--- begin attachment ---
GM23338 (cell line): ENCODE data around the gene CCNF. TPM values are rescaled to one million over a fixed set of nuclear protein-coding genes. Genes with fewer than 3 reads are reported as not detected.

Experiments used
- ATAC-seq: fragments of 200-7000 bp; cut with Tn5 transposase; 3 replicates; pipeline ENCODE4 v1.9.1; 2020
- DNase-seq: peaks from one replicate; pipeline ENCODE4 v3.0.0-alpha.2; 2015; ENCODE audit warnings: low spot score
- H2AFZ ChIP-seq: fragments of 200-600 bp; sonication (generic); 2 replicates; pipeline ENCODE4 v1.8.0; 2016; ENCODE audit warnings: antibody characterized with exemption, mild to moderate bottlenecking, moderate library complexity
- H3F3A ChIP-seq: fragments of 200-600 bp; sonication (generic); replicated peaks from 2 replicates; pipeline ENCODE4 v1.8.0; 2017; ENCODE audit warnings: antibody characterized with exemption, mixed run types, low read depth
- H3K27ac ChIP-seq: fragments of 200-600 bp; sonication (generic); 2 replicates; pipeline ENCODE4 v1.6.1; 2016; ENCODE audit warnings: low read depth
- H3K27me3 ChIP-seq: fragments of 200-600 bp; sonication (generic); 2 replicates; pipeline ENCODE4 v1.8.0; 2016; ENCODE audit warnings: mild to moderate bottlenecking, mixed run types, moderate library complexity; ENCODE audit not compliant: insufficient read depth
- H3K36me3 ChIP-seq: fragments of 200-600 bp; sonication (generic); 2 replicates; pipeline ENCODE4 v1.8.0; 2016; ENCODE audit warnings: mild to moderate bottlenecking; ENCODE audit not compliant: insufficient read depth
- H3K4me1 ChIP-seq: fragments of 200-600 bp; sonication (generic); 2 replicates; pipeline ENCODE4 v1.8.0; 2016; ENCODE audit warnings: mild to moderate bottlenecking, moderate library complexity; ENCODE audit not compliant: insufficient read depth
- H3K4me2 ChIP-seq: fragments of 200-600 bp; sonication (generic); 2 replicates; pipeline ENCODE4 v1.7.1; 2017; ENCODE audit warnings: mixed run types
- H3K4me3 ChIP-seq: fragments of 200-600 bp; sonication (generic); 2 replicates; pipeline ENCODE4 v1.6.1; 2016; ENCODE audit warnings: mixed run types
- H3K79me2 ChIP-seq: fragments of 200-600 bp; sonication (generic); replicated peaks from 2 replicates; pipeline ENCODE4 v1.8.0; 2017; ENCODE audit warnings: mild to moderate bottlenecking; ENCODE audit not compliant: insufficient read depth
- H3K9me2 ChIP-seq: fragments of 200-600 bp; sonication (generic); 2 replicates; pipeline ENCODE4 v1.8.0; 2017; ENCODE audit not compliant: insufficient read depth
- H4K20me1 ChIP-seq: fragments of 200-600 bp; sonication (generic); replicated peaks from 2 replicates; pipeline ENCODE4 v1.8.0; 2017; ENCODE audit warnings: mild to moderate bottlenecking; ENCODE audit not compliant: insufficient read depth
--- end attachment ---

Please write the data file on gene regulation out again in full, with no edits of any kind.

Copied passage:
GM23338 (cell line): ENCODE data around the gene CCNF. TPM values are rescaled to one million over a fixed set of nuclear protein-coding genes. Genes with fewer than 3 reads are reported as not detected.

Experiments used
- ATAC-seq: fragments of 200-7000 bp; cut with Tn5 transposase; 3 replicates; pipeline ENCODE4 v1.9.1; 2020
- DNase-seq: peaks from one replicate; pipeline ENCODE4 v3.0.0-alpha.2; 2015; ENCODE audit warnings: low spot score
- H2AFZ ChIP-seq: fragments of 200-600 bp; sonication (generic); 2 replicates; pipeline ENCODE4 v1.8.0; 2016; ENCODE audit warnings: antibody characterized with exemption, mild to moderate bottlenecking, moderate library complexity
- H3F3A ChIP-seq: fragments of 200-600 bp; sonication (generic); replicated peaks from 2 replicates; pipeline ENCODE4 v1.8.0; 2017; ENCODE audit warnings: antibody characterized with exemption, mixed run types, low read depth
- H3K27ac ChIP-seq: fragments of 200-600 bp; sonication (generic); 2 replicates; pipeline ENCODE4 v1.6.1; 2016; ENCODE audit warnings: low read depth
- H3K27me3 ChIP-seq: fragments of 200-600 bp; sonication (generic); 2 replicates; pipeline ENCODE4 v1.8.0; 2016; ENCODE audit warnings: mild to moderate bottlenecking, mixed run types, moderate library complexity; ENCODE audit not compliant: insufficient read depth
- H3K36me3 ChIP-seq: fragments of 200-600 bp; sonication (generic); 2 replicates; pipeline ENCODE4 v1.8.0; 2016; ENCODE audit warnings: mild to moderate bottlenecking; ENCODE audit not compliant: insufficient read depth
- H3K4me1 ChIP-seq: fragments of 200-600 bp; sonication (generic); 2 replicates; pipeline ENCODE4 v1.8.0; 2016; ENCODE audit warnings: mild to moderate bottlenecking, moderate library complexity; ENCODE audit not compliant: insufficient read depth
- H3K4me2 ChIP-seq: fragments of 200-600 bp; sonication (generic); 2 replicates; pipeline ENCODE4 v1.7.1; 2017; ENCODE audit warnings: mixed run types
- H3K4me3 ChIP-seq: fragments of 200-600 bp; sonication (generic); 2 replicates; pipeline ENCODE4 v1.6.1; 2016; ENCODE audit warnings: mixed run types
- H3K79me2 ChIP-seq: fragments of 200-600 bp; sonication (generic); replicated peaks from 2 replicates; pipeline ENCODE4 v1.8.0; 2017; ENCODE audit warnings: mild to moderate bottlenecking; ENCODE audit not compliant: insufficient read depth
- H3K9me2 ChIP-seq: fragments of 200-600 bp; sonication (generic); 2 replicates; pipeline ENCODE4 v1.8.0; 2017; ENCODE audit not compliant: insufficient read depth
- H4K20me1 ChIP-seq: fragments of 200-600 bp; sonication (generic); replicated peaks from 2 replicates; pipeline ENCODE4 v1.8.0; 2017; ENCODE audit warnings: mild to moderate bottlenecking; ENCODE audit not compliant: insufficient read depth